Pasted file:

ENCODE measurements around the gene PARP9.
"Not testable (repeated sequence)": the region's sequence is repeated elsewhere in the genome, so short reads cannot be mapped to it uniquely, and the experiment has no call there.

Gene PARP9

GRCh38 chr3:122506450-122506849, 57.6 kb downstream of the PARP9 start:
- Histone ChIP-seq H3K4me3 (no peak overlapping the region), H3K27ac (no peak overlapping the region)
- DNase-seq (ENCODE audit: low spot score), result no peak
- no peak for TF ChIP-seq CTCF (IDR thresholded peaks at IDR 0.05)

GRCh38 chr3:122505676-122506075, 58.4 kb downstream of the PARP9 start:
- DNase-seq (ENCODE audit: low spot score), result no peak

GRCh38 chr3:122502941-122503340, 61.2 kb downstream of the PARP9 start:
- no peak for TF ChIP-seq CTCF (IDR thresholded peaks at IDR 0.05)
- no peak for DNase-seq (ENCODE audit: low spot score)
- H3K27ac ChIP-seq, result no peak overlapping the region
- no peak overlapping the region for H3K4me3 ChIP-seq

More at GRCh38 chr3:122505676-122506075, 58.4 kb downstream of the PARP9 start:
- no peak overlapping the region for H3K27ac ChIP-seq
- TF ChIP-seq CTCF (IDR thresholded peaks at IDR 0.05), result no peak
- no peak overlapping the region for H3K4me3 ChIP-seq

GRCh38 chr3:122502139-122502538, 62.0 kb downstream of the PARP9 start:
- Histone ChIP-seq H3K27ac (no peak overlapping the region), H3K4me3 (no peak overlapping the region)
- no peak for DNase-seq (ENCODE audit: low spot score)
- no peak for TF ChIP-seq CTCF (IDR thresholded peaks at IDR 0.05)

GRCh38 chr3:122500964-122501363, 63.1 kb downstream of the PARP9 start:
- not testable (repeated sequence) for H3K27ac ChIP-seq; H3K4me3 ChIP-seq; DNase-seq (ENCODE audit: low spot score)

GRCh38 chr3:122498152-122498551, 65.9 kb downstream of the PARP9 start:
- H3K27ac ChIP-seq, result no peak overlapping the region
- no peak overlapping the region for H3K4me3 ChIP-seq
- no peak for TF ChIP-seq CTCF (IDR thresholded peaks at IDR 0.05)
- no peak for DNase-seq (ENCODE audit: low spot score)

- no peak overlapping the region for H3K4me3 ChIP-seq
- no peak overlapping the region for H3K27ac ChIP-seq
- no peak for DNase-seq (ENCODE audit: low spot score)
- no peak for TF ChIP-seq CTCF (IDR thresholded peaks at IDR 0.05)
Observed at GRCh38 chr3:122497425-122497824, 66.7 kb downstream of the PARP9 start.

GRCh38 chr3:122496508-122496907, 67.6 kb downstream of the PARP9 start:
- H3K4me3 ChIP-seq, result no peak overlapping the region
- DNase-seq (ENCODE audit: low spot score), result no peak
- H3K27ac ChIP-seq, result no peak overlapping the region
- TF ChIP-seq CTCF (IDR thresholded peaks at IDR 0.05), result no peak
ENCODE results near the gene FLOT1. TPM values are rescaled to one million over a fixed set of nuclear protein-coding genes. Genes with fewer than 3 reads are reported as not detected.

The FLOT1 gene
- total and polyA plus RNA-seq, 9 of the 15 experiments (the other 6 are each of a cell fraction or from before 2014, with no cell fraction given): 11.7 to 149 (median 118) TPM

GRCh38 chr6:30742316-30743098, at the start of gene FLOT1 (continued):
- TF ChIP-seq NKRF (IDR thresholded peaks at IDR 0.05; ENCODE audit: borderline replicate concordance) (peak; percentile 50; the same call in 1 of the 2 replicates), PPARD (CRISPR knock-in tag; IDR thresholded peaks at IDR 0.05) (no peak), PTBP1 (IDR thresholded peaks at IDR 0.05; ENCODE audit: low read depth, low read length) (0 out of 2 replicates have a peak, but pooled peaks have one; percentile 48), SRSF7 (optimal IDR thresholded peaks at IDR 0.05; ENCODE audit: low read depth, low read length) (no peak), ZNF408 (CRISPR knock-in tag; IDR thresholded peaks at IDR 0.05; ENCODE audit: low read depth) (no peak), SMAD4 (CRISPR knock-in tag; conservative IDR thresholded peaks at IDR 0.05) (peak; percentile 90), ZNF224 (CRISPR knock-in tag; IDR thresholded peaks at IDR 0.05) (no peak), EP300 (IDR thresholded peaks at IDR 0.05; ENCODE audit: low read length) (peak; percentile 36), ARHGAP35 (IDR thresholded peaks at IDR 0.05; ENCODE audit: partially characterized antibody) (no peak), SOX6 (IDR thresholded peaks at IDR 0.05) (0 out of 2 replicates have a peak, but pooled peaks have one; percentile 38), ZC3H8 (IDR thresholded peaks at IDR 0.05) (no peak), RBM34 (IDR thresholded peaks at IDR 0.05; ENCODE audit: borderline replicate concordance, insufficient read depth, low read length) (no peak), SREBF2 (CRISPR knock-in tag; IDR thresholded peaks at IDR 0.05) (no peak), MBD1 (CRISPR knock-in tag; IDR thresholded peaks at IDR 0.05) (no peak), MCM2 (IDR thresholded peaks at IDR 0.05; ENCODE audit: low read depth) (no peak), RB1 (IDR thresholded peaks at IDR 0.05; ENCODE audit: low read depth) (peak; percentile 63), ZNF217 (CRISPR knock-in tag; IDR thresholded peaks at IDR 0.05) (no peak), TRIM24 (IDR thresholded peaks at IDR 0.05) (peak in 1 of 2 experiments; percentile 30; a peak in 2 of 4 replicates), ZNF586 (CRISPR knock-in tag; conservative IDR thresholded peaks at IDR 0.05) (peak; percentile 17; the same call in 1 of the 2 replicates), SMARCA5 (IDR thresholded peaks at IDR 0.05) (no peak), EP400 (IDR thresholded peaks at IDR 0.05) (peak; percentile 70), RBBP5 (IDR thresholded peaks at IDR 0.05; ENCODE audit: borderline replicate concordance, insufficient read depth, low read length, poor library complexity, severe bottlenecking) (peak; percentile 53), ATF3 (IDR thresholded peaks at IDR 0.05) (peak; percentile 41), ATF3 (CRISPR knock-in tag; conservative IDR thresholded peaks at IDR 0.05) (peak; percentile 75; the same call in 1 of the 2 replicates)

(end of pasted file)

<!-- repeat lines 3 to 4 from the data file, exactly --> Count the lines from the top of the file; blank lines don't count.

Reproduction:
Gene PARP9

GRCh38 chr3:122506450-122506849, 57.6 kb downstream of the PARP9 start: